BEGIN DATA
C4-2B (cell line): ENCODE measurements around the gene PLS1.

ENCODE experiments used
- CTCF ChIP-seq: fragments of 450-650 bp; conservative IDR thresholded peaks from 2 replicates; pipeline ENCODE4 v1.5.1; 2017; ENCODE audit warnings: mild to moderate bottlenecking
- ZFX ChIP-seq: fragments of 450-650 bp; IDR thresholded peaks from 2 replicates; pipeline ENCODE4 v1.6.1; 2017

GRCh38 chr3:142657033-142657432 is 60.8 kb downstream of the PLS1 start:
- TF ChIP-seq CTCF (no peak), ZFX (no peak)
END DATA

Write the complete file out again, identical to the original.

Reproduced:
C4-2B (cell line): ENCODE measurements around the gene PLS1.

ENCODE experiments used
- CTCF ChIP-seq: fragments of 450-650 bp; conservative IDR thresholded peaks from 2 replicates; pipeline ENCODE4 v1.5.1; 2017; ENCODE audit warnings: mild to moderate bottlenecking
- ZFX ChIP-seq: fragments of 450-650 bp; IDR thresholded peaks from 2 replicates; pipeline ENCODE4 v1.6.1; 2017

GRCh38 chr3:142657033-142657432 is 60.8 kb downstream of the PLS1 start:
- TF ChIP-seq CTCF (no peak), ZFX (no peak)